Rob Horne


Test Rugby Caps: 25
Test Rugby Points: 20
Test Rugby Debut: 2010 v Fiji, Canberra
Wallaby #: 839
Height: 1.86m
Weight: 92kg
Date of Birth: 15/8/1989
Club: NSW Waratahs

Representative Honours: Australia Sevens 2008, Australia Under-20s 2008-2009, Australian Wallabies 2009-
Senior Tours: Japan & Europe 2009, RWC (New Zealand) 2011, England & Wales 2011

Such was the level of his promise, ROB HORNE was just 18-years-old when he made the Waratahs in his first year out of school five-seasons ago, scoring a try in his run on debut against the Western Force in Perth.

He has come a long way since then, most recently when called into the 2013 British and Irish Lions Tour after Pat McCabe, Digby Ioane and Berrick Barnes were all ruled out to injury.

He came into the game in the 77th minute for Adam Ashley Cooper to record his 15th Wallaby cap but the second Lions Tour fixture was the only international Test he played in 2013.

In 2014, he is back in the Wallabies mix due to his solid defense and blistering attack in his sixth season for the NSW Waratahs.

Supplier of two of the five tries Australia scored during last year’s June series win over 2012 Six Nations Champions Wales, Horne has endured frustration since. This is due to a pair of hamstring injuries, which both terminated the remainder of his 2012 season, while also forcing a late entry to Super Rugby for 2013.

The first injury was sustained playing Club Rugby for Southern Districts back in Sydney, after having been released from the Qantas Wallabies squad that was playing South Africa in Perth that weekend. Horne had earlier appeared in the opening two matches of The Castrol EDGE Rugby Championship, back-to-back against the All Blacks, with his 2012 performance indicating continued growth as a Test performer.

First included in the Qantas Wallabies four seasons ago, after he had made the 2009 Spring Tour squad but been forced to return home from Tokyo prior to the first game due to a training injury; Horne managed six Test appearances during his opening season before being rubbed out by an elbow tendon injury. This resurfaced the following year during Super Rugby, forcing Horne out of Australia’s victorious Tri Nations run, although he made it back in time to show courage at his maiden Rugby World Cup.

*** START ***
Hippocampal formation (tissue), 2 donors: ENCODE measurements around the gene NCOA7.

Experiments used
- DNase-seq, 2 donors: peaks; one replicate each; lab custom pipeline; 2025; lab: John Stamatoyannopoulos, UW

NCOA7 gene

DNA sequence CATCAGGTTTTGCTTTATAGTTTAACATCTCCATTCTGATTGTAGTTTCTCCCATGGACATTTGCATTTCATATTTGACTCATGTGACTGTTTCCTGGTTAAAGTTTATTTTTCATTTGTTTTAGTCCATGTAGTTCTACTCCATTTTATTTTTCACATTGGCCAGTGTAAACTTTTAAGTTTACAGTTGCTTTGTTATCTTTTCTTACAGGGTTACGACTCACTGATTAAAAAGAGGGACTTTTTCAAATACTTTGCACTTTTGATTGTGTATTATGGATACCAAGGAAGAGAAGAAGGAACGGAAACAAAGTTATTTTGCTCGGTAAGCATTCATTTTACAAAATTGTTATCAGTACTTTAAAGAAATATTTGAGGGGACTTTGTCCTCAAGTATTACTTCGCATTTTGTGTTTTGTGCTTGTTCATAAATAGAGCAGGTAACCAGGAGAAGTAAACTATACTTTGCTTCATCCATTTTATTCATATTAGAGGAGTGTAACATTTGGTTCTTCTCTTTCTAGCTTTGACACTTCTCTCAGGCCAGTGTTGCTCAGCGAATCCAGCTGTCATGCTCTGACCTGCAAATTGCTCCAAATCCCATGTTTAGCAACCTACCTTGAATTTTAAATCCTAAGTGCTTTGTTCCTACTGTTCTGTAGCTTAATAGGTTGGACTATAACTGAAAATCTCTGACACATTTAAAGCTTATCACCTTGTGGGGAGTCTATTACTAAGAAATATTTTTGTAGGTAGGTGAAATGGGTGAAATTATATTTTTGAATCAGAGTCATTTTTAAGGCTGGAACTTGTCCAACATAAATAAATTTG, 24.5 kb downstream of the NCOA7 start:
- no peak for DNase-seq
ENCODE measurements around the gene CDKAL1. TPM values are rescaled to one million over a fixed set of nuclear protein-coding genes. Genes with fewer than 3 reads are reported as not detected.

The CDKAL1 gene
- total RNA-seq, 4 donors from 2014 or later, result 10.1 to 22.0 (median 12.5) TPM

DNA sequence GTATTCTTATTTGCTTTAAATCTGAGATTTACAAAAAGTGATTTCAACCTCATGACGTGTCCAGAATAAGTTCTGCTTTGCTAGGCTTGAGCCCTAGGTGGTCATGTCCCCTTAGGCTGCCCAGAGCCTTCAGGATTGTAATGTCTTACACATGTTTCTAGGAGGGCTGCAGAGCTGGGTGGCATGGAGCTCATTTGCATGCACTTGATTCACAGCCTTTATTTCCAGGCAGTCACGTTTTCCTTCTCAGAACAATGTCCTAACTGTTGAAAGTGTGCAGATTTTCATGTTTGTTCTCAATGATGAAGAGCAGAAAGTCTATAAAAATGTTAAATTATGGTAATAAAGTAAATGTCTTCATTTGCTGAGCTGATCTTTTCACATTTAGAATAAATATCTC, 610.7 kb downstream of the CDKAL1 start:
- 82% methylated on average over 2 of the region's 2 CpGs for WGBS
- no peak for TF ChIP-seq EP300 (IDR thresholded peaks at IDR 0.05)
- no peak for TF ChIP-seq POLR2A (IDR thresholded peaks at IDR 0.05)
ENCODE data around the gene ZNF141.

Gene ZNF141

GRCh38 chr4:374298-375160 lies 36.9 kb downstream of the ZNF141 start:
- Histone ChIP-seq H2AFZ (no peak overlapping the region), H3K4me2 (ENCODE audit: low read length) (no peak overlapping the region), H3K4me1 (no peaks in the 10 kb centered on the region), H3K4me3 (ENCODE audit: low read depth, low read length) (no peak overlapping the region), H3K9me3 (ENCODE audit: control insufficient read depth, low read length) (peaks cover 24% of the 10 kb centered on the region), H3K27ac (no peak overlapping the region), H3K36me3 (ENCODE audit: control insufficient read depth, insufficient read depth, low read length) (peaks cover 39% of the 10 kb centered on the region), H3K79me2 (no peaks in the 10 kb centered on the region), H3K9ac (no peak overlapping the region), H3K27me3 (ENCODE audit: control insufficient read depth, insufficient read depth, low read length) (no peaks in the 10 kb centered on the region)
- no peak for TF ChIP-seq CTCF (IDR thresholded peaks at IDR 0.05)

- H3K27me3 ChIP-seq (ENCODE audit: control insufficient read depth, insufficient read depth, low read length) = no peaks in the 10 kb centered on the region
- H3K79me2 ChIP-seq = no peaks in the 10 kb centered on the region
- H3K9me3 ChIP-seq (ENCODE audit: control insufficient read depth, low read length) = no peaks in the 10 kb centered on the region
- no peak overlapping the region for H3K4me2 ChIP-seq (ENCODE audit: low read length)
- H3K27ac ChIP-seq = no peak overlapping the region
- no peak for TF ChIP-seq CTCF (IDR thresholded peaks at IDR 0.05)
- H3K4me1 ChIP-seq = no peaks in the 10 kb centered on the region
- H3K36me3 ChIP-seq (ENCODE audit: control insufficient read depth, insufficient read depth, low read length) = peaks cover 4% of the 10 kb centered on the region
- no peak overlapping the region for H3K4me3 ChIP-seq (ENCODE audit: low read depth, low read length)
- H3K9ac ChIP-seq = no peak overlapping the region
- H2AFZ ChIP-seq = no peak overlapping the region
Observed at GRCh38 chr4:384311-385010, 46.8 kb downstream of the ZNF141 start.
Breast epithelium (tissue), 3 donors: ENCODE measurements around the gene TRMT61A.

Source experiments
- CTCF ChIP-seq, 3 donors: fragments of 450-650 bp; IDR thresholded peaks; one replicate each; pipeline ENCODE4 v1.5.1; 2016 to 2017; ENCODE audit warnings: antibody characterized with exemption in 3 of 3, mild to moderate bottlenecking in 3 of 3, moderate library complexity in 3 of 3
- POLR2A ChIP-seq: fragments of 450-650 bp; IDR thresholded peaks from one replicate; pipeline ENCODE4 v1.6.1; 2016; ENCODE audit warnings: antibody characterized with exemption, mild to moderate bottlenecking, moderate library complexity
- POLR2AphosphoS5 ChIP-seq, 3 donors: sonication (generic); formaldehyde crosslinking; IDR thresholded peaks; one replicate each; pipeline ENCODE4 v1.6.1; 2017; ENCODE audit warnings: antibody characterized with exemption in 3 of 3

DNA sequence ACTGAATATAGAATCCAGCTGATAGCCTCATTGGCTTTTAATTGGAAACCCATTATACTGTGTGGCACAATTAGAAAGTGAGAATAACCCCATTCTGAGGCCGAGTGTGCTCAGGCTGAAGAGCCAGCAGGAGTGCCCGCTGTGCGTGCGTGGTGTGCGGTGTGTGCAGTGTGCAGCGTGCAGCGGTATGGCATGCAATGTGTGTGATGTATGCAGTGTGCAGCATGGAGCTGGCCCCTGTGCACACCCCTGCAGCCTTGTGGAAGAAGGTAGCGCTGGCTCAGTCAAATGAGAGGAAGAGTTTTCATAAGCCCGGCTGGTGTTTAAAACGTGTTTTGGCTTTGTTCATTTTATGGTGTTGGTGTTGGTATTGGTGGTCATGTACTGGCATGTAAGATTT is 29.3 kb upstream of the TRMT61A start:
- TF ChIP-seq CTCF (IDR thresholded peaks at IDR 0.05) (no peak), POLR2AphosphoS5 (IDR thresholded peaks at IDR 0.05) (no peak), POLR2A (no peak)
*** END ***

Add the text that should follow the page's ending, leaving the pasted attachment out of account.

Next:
The NSW Waratahs midfielder endured the misfortune of sustaining a facial fracture in the opening collision of his tournament debut, playing at inside centre against the United States, yet played on courageously for the first 47 minutes of the game, scoring the opening try of the Test. Fortunately he was able to remain with the squad in New Zealand, making it back in time for the tournament play-offs where he underlined his value with 18 minutes off the bench in the semi-final against New Zealand, and then 71 minutes of the Bronze Medal final against Wales. He replaced an injured Kurtley Beale nine minutes into the latter match and played a key role defensively in the eventual 21-18 victory which secured for the Wallabies third place at the tournament.

Inclusion on Australia’s brief Spring Tour followed, where Horne scored a try during the Wallabies’ 60-11 pounding of the Barbarians at Twickenham.

The courage Horne showed in overcoming the facial fracture, and bouncing back so quickly, is a trait which has already served him exceedingly well through a career punctuated by unfortunate injury breaks. The latest hamstring trouble has provided Horne with the challenge of fighting his way back into the Test side for the fourth time after an injury break.

The Waratahs made the Super Rugby final during Horne’s first season, which provided a spring board for the newcomer to go on to represent Australia in both Sevens and at the Under-20 World Cup later that same year. He attended a second Under-20 World Cup the following season, ominously having to return home from the second event due to a hamstring strain.